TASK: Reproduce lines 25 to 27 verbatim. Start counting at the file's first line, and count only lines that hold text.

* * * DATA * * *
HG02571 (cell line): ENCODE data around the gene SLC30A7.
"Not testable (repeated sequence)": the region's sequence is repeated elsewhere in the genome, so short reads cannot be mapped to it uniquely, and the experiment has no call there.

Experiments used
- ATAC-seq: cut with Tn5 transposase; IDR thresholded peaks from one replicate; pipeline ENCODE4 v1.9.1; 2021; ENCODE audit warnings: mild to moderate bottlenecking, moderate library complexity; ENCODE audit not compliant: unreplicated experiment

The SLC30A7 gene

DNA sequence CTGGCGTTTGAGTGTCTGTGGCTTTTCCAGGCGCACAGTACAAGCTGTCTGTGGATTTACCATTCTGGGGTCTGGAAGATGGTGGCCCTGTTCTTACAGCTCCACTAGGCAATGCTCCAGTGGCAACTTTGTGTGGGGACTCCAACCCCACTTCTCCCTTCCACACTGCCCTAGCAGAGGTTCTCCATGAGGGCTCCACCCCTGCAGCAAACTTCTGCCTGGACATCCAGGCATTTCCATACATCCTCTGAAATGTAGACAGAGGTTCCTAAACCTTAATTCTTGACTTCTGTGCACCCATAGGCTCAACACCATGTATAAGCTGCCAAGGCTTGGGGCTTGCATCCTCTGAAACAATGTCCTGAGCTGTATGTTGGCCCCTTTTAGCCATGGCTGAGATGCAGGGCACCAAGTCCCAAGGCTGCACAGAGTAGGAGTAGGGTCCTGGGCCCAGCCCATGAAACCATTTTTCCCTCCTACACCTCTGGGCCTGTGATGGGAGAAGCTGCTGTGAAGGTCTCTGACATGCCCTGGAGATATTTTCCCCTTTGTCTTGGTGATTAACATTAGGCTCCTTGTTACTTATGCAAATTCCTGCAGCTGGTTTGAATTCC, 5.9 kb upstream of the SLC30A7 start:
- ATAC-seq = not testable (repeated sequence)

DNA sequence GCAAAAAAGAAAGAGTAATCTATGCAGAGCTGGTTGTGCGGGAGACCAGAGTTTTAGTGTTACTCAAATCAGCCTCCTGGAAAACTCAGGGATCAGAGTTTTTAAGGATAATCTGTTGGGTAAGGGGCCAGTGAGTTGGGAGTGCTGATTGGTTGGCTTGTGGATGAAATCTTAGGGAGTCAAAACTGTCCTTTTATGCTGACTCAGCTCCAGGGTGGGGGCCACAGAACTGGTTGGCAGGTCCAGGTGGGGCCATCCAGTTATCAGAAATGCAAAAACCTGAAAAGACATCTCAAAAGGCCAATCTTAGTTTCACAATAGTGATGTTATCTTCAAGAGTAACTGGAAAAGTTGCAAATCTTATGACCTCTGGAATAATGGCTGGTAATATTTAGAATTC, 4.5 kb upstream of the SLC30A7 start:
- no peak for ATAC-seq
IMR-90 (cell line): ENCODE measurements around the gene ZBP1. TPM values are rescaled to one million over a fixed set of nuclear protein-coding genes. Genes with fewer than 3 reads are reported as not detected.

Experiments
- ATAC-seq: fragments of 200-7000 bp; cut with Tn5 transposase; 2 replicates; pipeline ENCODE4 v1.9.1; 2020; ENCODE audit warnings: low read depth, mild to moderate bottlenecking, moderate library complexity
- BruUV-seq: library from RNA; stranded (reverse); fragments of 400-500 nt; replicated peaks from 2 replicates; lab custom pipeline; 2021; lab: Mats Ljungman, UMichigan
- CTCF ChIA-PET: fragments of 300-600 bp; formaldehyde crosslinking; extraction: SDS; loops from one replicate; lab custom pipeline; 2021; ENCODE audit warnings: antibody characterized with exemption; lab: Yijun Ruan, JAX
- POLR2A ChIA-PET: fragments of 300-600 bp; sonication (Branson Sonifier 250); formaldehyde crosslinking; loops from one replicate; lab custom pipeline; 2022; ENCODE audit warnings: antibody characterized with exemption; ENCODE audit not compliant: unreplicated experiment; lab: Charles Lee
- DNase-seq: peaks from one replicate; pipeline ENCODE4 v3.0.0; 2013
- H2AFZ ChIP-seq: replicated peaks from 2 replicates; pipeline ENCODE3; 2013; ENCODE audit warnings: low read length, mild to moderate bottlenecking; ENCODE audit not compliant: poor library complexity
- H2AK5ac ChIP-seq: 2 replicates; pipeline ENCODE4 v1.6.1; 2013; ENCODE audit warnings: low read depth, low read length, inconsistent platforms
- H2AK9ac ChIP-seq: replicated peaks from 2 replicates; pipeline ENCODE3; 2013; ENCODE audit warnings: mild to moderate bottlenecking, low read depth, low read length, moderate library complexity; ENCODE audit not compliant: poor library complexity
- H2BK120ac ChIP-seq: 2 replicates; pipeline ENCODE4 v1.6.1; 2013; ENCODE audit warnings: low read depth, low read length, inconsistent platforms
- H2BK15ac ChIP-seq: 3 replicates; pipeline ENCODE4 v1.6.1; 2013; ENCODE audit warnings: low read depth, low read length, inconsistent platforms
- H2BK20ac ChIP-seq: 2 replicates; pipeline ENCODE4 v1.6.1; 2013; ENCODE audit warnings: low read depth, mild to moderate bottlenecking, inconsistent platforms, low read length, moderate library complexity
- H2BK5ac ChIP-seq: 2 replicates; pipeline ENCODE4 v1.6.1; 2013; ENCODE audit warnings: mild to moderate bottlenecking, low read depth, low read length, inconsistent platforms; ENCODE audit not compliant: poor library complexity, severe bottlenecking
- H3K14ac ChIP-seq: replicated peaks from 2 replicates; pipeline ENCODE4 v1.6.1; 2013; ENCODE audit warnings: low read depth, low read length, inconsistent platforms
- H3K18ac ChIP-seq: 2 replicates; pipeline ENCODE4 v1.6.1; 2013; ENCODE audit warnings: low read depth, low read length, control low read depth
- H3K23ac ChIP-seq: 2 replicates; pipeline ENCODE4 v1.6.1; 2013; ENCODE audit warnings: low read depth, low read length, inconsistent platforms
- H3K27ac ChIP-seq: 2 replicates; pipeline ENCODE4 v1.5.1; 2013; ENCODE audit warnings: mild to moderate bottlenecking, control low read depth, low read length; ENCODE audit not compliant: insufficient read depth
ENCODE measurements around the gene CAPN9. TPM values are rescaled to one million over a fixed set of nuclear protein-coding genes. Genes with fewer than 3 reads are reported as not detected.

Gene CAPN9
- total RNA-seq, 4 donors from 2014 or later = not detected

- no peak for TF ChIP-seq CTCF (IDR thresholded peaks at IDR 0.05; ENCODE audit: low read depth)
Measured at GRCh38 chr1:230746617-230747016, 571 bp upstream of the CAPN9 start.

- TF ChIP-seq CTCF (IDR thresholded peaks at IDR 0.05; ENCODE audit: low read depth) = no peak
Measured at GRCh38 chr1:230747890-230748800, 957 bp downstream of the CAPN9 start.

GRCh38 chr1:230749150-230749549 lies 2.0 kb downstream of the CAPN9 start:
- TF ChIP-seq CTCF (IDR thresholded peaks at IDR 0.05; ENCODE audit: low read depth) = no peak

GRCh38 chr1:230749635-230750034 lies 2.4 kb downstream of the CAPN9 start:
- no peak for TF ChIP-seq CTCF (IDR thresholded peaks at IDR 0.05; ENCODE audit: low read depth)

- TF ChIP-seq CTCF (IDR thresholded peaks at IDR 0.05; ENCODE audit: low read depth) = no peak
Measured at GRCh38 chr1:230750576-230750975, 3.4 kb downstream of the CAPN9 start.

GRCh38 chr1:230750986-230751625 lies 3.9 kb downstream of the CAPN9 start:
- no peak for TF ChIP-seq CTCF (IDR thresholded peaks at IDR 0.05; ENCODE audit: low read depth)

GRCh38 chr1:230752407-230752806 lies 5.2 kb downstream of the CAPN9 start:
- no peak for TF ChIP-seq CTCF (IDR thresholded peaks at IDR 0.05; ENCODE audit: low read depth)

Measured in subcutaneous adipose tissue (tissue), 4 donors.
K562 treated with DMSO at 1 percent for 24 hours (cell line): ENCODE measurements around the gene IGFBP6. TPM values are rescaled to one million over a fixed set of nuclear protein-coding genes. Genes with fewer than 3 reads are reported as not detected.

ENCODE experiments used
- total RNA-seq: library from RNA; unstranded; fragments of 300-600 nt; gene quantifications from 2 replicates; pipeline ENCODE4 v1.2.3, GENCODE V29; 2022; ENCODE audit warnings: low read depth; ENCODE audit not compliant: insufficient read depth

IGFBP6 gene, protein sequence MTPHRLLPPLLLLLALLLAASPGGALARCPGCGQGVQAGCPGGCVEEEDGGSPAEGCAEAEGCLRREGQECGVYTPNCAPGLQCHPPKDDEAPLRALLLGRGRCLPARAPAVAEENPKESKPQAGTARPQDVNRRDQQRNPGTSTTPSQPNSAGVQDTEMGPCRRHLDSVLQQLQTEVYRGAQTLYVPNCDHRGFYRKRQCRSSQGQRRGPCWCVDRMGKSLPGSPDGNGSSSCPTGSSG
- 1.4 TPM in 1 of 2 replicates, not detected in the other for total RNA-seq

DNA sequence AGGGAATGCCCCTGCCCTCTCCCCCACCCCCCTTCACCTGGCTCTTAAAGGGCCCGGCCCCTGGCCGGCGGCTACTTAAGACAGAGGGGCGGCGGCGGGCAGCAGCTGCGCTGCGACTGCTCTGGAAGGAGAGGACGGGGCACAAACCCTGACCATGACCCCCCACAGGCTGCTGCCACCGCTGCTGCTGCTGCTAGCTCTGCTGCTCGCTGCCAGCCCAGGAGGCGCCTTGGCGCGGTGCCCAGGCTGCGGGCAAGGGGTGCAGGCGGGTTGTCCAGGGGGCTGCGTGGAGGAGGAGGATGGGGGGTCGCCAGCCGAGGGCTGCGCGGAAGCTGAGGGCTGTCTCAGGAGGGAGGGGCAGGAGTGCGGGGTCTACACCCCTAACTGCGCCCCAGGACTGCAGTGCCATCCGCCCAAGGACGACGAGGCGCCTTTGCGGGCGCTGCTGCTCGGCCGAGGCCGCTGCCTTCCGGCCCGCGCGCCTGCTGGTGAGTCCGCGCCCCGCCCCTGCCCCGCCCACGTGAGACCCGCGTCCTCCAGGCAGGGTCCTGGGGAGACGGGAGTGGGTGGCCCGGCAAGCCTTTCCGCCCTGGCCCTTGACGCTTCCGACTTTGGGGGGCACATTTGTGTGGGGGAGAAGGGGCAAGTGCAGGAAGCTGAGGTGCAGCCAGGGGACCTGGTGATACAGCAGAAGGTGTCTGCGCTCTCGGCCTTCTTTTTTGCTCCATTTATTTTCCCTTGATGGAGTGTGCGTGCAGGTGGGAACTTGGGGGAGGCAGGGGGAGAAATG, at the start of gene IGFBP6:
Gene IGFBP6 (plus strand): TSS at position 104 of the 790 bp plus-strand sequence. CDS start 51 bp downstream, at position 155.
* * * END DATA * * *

- H3K18ac ChIP-seq: 2 replicates; pipeline ENCODE4 v1.6.1; 2013; ENCODE audit warnings: low read depth, low read length, control low read depth
- H3K23ac ChIP-seq: 2 replicates; pipeline ENCODE4 v1.6.1; 2013; ENCODE audit warnings: low read depth, low read length, inconsistent platforms
- H3K27ac ChIP-seq: 2 replicates; pipeline ENCODE4 v1.5.1; 2013; ENCODE audit warnings: mild to moderate bottlenecking, control low read depth, low read length; ENCODE audit not compliant: insufficient read depth